You don’t know the meaning of the word excitement unless you’ve ridden on the back of a dirt bike for six hours through a rough forest path in a remote area of the Democratic Republic of the Congo—and you can’t know terror until you’ve done the last hour and a half in the dark. But the reward for this sliding, bouncing, spine-crushing experience was the opportunity to witness a community-wide outburst of pure joy. In this case, the reason for the exultation was the grand opening of the AWF sponsored school in the isolated village of Ilima.
The school is lovely, designed to be synchronous with the jungle environment. It offers students a view of the tropical forest from every classroom. And along with the usual academic subjects the students are taught and encouraged to respect their environment and the animals that make it their home. The impact of the Ilima school has already been significant. In addition to the jobs provided during its construction, second grade teacher Nicolete tells us that the quality of the school has attracted many students who would not otherwise have enrolled …. anywhere. This represents a noteworthy expansion of the conservation message. Seven-year-old Bilima is thrilled with the new school. He says it will give him the chance “to become smart.”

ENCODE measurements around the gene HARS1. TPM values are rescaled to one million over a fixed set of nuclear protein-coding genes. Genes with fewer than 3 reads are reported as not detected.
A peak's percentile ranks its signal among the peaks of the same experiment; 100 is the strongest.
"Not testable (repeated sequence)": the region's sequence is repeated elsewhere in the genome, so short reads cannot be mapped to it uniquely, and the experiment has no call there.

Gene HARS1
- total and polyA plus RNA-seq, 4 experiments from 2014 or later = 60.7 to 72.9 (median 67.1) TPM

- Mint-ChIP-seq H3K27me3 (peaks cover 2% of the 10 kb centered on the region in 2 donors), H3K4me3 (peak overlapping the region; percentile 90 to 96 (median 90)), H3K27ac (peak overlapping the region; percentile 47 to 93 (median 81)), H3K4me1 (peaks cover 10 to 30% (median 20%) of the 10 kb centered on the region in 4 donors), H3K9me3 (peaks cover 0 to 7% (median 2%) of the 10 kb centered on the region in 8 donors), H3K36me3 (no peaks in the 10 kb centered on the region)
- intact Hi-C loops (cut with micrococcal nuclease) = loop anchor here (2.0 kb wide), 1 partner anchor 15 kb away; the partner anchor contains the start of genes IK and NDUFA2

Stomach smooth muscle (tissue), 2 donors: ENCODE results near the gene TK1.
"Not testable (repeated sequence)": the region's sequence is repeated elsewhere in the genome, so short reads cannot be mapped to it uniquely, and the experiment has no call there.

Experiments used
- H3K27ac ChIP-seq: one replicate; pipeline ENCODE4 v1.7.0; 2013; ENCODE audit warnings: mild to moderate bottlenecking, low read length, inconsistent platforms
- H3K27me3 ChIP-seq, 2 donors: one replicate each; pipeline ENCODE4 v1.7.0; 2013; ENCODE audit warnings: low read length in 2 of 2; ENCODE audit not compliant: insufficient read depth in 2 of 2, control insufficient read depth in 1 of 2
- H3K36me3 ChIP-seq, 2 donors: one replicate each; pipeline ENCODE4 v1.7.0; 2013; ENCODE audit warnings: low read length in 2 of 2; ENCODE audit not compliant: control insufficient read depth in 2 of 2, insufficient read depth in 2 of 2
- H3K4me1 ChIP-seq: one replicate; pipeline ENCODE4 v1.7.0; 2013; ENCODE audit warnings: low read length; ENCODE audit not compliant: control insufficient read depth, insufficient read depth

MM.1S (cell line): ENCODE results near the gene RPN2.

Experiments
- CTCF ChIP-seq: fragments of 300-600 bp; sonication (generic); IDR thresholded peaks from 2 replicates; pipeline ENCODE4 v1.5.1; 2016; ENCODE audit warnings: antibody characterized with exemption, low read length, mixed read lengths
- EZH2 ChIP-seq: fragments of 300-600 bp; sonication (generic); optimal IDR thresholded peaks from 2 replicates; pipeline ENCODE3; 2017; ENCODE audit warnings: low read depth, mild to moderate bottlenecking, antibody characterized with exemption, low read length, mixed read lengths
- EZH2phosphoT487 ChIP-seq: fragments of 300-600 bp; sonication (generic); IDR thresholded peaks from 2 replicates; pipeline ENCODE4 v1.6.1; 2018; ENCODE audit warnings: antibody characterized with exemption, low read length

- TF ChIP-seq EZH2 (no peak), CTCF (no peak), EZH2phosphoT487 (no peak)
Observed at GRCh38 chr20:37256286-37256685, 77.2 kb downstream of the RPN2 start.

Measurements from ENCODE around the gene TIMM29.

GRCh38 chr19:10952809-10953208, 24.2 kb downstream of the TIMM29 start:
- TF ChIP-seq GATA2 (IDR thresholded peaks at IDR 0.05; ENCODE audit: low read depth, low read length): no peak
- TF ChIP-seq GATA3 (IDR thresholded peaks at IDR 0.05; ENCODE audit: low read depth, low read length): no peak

It’s invigorating to see an isolated village like Ilima blessed with a state of the art school with a dual message of traditional academics and local conservation. The morning long grand opening celebration was moving and powerful. It lifted the heart and gave us, in Jane Goodall’s words …. “reason to hope.”
Billy Dodson first became interested in photography while on a mountain climbing trip to Tanzania in 2001. He visited East Africa for the first time as a photographer in 2005, and has since returned to Kenya and Tanzania several times for the purpose of photographing African landscapes and wildlife. Billy generously donates his photographs to African Wildlife Foundation to advance wildlife conservation—a cause he is extremely passionate about. For more information, visit Billy at http://www.savannaimages.com.
AWF Blogs bring you to the critical landscapes we work in, where conservation benefits both wildlife and people alike. The blogs are written by our staff - men and women who have dedicated their lives to Africa's wildlife, people and wild lands.
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